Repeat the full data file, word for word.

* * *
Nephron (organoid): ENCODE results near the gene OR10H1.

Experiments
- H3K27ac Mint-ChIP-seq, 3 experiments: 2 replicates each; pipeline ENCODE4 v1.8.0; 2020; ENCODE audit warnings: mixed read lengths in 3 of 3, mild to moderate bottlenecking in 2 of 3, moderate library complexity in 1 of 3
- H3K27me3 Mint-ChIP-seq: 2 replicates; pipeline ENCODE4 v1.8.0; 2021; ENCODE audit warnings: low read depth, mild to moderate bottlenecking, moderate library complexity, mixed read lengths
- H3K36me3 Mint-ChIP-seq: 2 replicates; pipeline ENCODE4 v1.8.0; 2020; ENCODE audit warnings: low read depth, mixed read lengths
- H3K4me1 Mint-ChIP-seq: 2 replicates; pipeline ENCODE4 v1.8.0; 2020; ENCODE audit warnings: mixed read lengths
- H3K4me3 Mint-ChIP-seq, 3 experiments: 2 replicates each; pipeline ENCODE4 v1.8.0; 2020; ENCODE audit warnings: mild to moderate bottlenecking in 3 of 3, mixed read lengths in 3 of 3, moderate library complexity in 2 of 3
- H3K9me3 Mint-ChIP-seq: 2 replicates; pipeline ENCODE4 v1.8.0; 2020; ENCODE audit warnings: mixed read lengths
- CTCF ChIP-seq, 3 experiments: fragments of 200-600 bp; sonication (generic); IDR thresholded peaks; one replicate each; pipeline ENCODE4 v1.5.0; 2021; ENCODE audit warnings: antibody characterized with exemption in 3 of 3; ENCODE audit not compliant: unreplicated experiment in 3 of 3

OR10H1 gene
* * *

Nephron (organoid): ENCODE results near the gene OR10H1.

Experiments
- H3K27ac Mint-ChIP-seq, 3 experiments: 2 replicates each; pipeline ENCODE4 v1.8.0; 2020; ENCODE audit warnings: mixed read lengths in 3 of 3, mild to moderate bottlenecking in 2 of 3, moderate library complexity in 1 of 3
- H3K27me3 Mint-ChIP-seq: 2 replicates; pipeline ENCODE4 v1.8.0; 2021; ENCODE audit warnings: low read depth, mild to moderate bottlenecking, moderate library complexity, mixed read lengths
- H3K36me3 Mint-ChIP-seq: 2 replicates; pipeline ENCODE4 v1.8.0; 2020; ENCODE audit warnings: low read depth, mixed read lengths
- H3K4me1 Mint-ChIP-seq: 2 replicates; pipeline ENCODE4 v1.8.0; 2020; ENCODE audit warnings: mixed read lengths
- H3K4me3 Mint-ChIP-seq, 3 experiments: 2 replicates each; pipeline ENCODE4 v1.8.0; 2020; ENCODE audit warnings: mild to moderate bottlenecking in 3 of 3, mixed read lengths in 3 of 3, moderate library complexity in 2 of 3
- H3K9me3 Mint-ChIP-seq: 2 replicates; pipeline ENCODE4 v1.8.0; 2020; ENCODE audit warnings: mixed read lengths
- CTCF ChIP-seq, 3 experiments: fragments of 200-600 bp; sonication (generic); IDR thresholded peaks; one replicate each; pipeline ENCODE4 v1.5.0; 2021; ENCODE audit warnings: antibody characterized with exemption in 3 of 3; ENCODE audit not compliant: unreplicated experiment in 3 of 3

OR10H1 gene